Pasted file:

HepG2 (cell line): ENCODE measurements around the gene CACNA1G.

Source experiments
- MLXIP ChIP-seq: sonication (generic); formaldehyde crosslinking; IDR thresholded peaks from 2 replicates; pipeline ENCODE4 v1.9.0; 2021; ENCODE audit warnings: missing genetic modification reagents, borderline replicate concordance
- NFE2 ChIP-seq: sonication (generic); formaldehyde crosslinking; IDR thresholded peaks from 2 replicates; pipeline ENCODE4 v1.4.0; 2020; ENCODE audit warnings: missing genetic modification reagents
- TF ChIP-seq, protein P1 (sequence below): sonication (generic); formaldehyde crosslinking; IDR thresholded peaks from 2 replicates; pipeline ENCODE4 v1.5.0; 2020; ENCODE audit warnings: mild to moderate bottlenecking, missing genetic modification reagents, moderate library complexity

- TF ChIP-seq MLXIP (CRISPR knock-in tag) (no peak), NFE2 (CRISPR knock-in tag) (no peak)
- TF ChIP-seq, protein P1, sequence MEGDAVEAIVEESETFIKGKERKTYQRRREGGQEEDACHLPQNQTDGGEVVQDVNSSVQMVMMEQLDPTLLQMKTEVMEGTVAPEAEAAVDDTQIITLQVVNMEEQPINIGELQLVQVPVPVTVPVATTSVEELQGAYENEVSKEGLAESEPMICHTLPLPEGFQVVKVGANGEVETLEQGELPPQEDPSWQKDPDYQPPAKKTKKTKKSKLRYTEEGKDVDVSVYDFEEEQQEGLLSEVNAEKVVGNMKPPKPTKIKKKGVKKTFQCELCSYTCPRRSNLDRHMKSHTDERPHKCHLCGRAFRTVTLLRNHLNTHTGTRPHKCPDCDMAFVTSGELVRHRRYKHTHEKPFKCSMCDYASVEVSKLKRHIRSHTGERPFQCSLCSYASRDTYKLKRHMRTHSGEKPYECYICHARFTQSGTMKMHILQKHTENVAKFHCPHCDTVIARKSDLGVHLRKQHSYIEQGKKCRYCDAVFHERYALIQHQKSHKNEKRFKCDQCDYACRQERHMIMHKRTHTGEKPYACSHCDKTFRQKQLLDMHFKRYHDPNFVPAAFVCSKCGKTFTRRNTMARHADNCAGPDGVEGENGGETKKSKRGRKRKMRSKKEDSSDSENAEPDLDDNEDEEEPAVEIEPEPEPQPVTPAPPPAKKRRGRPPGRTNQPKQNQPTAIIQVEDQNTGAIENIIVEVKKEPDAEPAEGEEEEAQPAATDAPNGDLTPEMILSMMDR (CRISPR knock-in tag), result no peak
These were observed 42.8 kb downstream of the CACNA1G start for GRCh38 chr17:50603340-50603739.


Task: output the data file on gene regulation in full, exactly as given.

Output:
HepG2 (cell line): ENCODE measurements around the gene CACNA1G.

Source experiments
- MLXIP ChIP-seq: sonication (generic); formaldehyde crosslinking; IDR thresholded peaks from 2 replicates; pipeline ENCODE4 v1.9.0; 2021; ENCODE audit warnings: missing genetic modification reagents, borderline replicate concordance
- NFE2 ChIP-seq: sonication (generic); formaldehyde crosslinking; IDR thresholded peaks from 2 replicates; pipeline ENCODE4 v1.4.0; 2020; ENCODE audit warnings: missing genetic modification reagents
- TF ChIP-seq, protein P1 (sequence below): sonication (generic); formaldehyde crosslinking; IDR thresholded peaks from 2 replicates; pipeline ENCODE4 v1.5.0; 2020; ENCODE audit warnings: mild to moderate bottlenecking, missing genetic modification reagents, moderate library complexity

- TF ChIP-seq MLXIP (CRISPR knock-in tag) (no peak), NFE2 (CRISPR knock-in tag) (no peak)
- TF ChIP-seq, protein P1, sequence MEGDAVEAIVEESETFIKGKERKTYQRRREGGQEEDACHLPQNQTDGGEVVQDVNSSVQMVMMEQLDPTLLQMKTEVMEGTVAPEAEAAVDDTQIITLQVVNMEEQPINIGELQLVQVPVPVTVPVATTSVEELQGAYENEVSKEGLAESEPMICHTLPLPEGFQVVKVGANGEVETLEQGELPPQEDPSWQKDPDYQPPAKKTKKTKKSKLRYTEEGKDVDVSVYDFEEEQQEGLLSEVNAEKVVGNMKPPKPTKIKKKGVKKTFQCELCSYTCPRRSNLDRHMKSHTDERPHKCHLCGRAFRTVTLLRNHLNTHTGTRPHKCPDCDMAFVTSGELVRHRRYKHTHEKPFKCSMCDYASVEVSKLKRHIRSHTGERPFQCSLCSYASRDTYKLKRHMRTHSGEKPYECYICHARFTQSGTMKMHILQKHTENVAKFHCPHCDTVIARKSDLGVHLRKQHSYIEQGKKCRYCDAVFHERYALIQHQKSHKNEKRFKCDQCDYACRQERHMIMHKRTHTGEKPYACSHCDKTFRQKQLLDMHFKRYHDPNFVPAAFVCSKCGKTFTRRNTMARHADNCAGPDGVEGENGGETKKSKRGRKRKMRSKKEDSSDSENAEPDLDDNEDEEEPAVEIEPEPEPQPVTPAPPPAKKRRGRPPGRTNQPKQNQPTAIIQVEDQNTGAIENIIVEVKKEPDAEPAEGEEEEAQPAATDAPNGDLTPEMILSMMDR (CRISPR knock-in tag), result no peak
These were observed 42.8 kb downstream of the CACNA1G start for GRCh38 chr17:50603340-50603739.